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Filling the Holes and Breaking Down Artificial Walls in a Process PLM Solution Set - Part 1

Written By: Predrag Jakovljevic
Published On: March 3 2011



The product lifecycle management (PLM) software market for process industries (food & beverage, life sciences, chemicals, paints, consumer products, etc.) is serviced by a plethora of solution providers, but it hasn’t been well-defined as compared to its counterparts in the discrete manufacturing and fashion (apparel) industry segments. Indeed, the Process PLM solution market is a mosaic of specialized vendors, starting with enterprise resource planning (ERP) vendors with some process PLM capabilities (i.e., SAP, Oracle, and Infor) and pure-play PLM vendors (i.e., Siemens Industry Automation Division and Dassault Systemes). In addition, there are many toolset-oriented niche vendors and document management system (DMS)-oriented point solutions.



Process PLM Market Background 

Unlike the discrete manufacturing PLM market that has several broad solution set providers (e.g., PTC, Dassault, Siemens, Autodesk, SAP, Oracle, Arena Solutions, Omnify Software, Infor, etc.), most process PLM solutions are partial (point) solutions. During the formation phase of this PLM software category most of these vendors had a highly specialized (narrow) expertise and have thus developed targeted solutions.

For example, Sopheon has mostly product & portfolio management (PPM) and product requirements expertise, while none of the main process PLM players have research applications, design of experiments (DOE)and/or lab notebook capabilities (see Figure 1 for the major Process PLM capabilities and requirements). Moreover, a few Prodika (now Oracle Agile Process PLM) or MatrixOne (now Dassault ENOVIA) customers have moved beyond product specification management, whereas most Infor Optiva PLM (formerly Formation Systems Optiva) and Selerant users have focused on formula modeling and compliance, with limited specification management or PPM usage.

For their part, Advanced Software Design (ASD) and Enginuity PLM mostly have (chemical) formula modeling and limited compliance management, while only a few SAP PLM Process users use formula modeling (although some have implemented composite applications, or “xApps” in SAP’s lingo, for recipe management and PPM). Last but not least, Dassault ENOVIA and Siemens Teamcenter users mainly use these PLM products for their collaborative product data management (PDM) or product authoring capabilities.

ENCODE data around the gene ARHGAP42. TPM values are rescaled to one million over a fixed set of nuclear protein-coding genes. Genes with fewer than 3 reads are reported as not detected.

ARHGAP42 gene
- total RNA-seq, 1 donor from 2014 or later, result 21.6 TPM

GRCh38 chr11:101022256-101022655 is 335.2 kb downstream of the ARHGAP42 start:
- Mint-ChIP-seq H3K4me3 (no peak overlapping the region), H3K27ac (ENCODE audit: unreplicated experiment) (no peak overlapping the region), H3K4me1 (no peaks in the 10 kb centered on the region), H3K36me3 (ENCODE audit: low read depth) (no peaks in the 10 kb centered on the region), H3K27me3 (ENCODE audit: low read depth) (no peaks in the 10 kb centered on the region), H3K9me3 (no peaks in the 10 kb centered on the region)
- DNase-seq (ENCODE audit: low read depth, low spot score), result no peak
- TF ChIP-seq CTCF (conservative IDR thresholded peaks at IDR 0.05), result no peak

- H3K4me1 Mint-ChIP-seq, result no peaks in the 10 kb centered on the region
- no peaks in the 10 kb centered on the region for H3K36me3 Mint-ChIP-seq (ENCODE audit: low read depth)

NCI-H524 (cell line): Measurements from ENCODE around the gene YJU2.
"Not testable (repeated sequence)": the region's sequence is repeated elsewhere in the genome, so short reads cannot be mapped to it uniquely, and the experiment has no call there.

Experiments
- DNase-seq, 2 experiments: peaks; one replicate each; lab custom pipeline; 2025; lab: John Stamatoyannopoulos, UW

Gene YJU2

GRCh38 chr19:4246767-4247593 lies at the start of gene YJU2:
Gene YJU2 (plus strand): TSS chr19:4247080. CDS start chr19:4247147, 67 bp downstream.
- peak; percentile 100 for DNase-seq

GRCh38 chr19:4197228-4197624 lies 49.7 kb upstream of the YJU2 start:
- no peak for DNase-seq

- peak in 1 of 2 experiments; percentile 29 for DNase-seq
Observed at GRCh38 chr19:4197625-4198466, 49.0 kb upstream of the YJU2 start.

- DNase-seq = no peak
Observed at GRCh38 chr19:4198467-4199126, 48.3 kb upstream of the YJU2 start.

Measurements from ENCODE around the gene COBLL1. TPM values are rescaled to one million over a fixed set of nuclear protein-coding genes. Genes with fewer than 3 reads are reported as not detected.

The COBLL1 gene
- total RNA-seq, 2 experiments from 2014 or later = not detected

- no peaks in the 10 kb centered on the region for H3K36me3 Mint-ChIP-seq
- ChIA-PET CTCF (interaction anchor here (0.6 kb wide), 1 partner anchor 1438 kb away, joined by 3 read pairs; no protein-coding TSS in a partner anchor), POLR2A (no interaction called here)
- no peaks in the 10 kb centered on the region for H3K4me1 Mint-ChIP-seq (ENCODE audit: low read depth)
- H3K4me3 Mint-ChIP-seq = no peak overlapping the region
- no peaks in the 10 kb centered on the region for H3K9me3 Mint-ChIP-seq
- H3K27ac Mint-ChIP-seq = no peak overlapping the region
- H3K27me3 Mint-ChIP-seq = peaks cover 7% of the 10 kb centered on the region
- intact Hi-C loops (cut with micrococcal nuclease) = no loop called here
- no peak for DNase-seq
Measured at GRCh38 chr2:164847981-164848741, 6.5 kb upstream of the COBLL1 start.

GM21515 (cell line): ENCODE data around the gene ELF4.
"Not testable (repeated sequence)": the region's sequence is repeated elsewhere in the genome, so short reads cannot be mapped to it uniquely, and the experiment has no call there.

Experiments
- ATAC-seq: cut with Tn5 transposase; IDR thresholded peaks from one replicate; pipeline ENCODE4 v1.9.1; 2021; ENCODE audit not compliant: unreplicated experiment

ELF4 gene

plm-1.jpg


Figure 1


What Have Process Companies Been Doing?

As the process PLM category has matured, a few of the aforementioned vendors have been able to expand beyond their original focus and stronghold. Without the required expertise, most of the aforementioned vendors have at best expanded their solution to manage other types of data objects but with limited applications’ functional depth for process industries.

This causes most companies to select a process PLM vendor for its primary area of expertise and “make do” with workarounds for less functional modules. The benefit of this approach was the ability of these process manufacturing enterprises’ ability to “go live” quickly but it has also limited their users’ ability to expand the breadth of their process PLM implementations.

Some large process companies have thus cobbled together many point PLM solutions that have required heavy customizations, since these solution sets have limited application breadth. As an example, Procter & Gamble (P&G) has PLM solutions from Dassault, Siemens, Enginuity, and others, which inevitably leads to developing custom applications. PTC, Siemens, and Dassault's request for proposal (RFP) responses typically have thousands of lines of text describing the need for PDM customization, collaboration tools, multiple coding tools (Microsoft .NET, Java, each of their multiple computer aided design [CAD] tools, etc.), and relatively much less about their process industry applications.

Moreover, each of these solutions focuses mostly on structured data. Yet, product specifications typically have only about 20 percent of data from formula modeling database tables and fields, and the remaining 80 percent of data is too “fluid” to work in a PLM system (i.e., the engineering change management overhead is too complex).